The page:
Soil Phosphorus Heterogeneity Improves Growth and P Nutrition of Norway Spruce Seedlings

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Phosphorus (P) nutrition of forest trees depends on soil P supply, which is poor on sites with sandy, quartz-rich soils and shallow calcareous soils. Soil P is distributed heterogeneously at different spatial scales. I tested the hypothesis that in P-limited forest ecosystems soil P enrichment in hotspots results in improved tree P nutrition and growth compared to soils where the same P amount is distributed evenly. In two field P fertilization experiments, Norway spruce (Picea abies) and European beech (Fagus sylvatica) seedlings were grown in soils with experimental homogeneous or heterogeneous P enrichment. The soils were amended with P to equal amounts of total P, but different patterns of P enrichment and/or as different P forms (orthophosphate [oPO4]; inositol hexaphosphate [IHP]). One experiment (Achenpass) was conducted with P-poor calcareous soil material of a Rendzic Leptosol (low-P soil), the other (Mitterfels) with Bw horizon material of a Cambisol that had formed on silicate bedrock and was characterized by moderate P concentrations (moderate-P soil). Half of the spruce seedlings additionally received experimentally elevated N deposition. At the low-P calcareous site, shoot and foliage biomass as well as foliar P, N, and S amounts of Norway spruce seedlings were considerably (+70–80%) and significantly larger on soils with spatially heterogeneous compared to homogeneous P distribution. Elevated N deposition reduced soil P heterogeneity effects on spruce by improving seedling growth on soils with homogeneous P distribution. No soil P form diversity effects were observed for spruce seedlings on calcareous soil. At the silicate site with moderate P supply, all seedlings showed excellent P nutrition. Here, only marginal, insignificant positive effects of heterogeneous soil P distribution were observed for the growth of spruce and beech seedlings without elevated N deposition, but foliar P concentrations of spruce seedlings increased significantly. Elevated N deposition resulted in a positive effect of heterogeneous vs. homogeneous soil P distribution on spruce growth (+39%; eta squared: 0.163; p = 0.135) and P nutrition. Our results showed that soil P concentration heterogeneity is beneficial for spruce growth and P nutrition at sites with P-poor calcareous soils, and at silicate sites with ongoing N eutrophication.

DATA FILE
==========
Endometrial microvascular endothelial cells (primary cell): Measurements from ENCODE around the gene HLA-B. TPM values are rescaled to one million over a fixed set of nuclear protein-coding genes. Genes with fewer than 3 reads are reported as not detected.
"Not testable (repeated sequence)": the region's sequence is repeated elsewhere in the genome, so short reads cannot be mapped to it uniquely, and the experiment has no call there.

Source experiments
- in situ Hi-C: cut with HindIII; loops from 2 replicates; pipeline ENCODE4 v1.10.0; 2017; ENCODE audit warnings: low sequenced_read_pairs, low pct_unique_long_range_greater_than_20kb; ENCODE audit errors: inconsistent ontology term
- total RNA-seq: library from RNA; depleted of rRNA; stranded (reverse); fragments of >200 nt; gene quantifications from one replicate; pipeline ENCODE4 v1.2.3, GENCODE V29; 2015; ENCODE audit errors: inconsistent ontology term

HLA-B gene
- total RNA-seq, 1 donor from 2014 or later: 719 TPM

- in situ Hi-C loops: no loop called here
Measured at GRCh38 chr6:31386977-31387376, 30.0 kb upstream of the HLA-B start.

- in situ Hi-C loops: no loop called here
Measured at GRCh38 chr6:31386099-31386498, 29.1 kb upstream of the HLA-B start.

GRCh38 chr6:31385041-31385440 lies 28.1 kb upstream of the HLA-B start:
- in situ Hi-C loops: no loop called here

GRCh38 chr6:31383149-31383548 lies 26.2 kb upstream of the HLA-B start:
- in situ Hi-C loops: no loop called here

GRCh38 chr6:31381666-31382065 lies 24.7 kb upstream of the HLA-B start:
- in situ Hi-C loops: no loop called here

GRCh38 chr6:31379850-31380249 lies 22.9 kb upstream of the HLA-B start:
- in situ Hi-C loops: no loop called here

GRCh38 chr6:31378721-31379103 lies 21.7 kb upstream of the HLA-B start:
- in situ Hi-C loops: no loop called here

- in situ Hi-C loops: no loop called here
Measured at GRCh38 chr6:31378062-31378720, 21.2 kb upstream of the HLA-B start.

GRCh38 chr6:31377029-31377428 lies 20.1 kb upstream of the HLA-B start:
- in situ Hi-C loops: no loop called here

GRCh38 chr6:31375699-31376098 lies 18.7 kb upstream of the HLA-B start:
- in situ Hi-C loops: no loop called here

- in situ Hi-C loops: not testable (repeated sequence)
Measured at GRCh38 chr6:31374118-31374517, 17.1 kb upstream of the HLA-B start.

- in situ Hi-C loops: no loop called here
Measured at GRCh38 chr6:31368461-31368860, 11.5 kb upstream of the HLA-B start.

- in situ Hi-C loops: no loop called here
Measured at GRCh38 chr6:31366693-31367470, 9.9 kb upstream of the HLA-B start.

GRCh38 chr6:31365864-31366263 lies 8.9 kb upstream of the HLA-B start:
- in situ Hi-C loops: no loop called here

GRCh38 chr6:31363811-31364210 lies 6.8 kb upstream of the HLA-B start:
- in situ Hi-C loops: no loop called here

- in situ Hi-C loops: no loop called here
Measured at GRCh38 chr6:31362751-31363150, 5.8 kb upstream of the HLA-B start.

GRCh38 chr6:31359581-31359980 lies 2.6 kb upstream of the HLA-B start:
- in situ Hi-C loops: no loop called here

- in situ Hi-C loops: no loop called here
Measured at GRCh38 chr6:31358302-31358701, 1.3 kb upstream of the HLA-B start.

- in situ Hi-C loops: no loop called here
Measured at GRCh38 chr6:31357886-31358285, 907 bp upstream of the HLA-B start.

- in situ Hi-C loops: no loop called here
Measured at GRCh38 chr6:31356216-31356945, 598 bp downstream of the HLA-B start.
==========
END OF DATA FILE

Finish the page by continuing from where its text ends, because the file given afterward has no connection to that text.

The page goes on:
Original languageEnglish
Article number59
JournalFrontiers in Forests and Global Change
StatePublished - 21 May 2020


  • apatite
  • elevated N deposition
  • field experiment
  • inositol hexaphosphate
  • orthophosphate
  • soil P forms
  • soil P heterogeneity


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